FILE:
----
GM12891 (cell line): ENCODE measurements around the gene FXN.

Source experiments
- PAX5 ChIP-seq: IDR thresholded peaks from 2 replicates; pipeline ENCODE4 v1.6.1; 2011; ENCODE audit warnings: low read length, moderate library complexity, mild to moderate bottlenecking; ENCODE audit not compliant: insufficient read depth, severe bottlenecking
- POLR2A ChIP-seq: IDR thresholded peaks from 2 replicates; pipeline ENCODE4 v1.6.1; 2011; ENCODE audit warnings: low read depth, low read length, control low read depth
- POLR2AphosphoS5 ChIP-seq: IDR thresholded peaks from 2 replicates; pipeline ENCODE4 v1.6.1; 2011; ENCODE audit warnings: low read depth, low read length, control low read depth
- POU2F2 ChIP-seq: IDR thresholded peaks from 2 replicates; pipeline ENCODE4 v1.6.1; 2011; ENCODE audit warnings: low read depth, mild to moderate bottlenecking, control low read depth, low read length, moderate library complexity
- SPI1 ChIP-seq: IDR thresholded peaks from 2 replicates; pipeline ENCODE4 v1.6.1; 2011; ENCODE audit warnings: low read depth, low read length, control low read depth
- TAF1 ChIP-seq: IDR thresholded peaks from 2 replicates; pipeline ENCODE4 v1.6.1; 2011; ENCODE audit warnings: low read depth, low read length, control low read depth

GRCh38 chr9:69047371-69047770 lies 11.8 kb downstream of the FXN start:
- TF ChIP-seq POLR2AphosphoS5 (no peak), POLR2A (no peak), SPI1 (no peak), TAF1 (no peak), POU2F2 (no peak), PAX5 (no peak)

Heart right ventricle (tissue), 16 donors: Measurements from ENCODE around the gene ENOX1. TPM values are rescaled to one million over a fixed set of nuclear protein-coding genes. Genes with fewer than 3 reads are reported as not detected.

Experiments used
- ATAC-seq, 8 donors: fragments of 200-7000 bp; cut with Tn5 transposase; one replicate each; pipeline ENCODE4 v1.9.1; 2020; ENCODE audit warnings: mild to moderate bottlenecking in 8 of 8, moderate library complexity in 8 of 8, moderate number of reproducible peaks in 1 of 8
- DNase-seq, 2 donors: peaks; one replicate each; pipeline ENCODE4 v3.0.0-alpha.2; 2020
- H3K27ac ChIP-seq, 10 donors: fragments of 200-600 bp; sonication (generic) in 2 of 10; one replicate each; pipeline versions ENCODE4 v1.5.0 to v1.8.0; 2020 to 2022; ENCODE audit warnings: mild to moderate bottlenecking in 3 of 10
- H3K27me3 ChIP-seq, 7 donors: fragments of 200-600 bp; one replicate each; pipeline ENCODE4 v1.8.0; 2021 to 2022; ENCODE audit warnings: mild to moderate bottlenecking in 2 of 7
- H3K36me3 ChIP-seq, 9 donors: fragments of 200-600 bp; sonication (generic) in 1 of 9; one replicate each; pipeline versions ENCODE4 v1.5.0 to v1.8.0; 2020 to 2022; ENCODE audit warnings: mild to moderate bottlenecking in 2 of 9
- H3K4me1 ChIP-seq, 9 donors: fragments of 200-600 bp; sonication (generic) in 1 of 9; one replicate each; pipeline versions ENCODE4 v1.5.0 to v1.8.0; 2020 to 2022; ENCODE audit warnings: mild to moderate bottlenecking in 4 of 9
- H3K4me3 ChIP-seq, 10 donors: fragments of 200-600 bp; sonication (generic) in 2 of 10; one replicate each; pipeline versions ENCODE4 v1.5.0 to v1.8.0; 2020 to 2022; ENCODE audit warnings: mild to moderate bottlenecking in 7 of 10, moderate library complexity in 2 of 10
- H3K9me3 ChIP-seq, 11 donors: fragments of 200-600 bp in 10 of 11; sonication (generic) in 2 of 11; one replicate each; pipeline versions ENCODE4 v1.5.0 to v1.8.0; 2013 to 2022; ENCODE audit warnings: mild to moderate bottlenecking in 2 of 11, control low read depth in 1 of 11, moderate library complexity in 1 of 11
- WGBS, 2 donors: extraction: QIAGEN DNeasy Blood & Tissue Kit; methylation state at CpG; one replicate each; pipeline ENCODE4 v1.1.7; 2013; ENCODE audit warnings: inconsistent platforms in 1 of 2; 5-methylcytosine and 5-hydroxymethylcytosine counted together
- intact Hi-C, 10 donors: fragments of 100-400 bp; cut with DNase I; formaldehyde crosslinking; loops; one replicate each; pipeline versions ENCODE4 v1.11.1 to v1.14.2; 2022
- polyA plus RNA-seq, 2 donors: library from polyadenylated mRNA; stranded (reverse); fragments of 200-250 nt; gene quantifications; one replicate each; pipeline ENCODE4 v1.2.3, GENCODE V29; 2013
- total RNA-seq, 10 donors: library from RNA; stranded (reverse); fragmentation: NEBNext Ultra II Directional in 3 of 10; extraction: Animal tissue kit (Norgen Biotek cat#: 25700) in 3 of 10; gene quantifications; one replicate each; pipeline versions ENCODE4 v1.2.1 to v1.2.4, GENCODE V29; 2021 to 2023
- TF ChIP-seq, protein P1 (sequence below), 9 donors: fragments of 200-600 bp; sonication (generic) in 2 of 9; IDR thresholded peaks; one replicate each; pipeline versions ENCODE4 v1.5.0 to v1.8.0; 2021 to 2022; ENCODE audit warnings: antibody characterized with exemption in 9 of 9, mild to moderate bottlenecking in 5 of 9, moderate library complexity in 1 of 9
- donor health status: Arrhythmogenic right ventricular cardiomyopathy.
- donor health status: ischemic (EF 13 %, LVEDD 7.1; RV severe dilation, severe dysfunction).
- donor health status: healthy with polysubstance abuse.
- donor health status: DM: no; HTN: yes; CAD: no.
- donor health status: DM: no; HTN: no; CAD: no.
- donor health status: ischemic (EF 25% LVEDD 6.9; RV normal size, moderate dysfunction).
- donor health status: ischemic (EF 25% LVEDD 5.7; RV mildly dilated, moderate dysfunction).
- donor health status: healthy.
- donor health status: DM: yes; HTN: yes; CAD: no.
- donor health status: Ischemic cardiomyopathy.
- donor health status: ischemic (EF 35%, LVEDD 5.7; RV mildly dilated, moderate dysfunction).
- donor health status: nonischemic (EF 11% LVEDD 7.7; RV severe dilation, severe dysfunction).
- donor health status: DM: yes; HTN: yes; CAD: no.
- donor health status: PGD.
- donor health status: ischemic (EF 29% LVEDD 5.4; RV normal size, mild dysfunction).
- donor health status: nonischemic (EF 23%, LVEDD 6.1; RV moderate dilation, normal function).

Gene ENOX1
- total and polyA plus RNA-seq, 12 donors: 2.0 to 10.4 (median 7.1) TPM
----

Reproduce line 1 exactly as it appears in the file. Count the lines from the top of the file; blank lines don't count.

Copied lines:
GM12891 (cell line): ENCODE measurements around the gene FXN.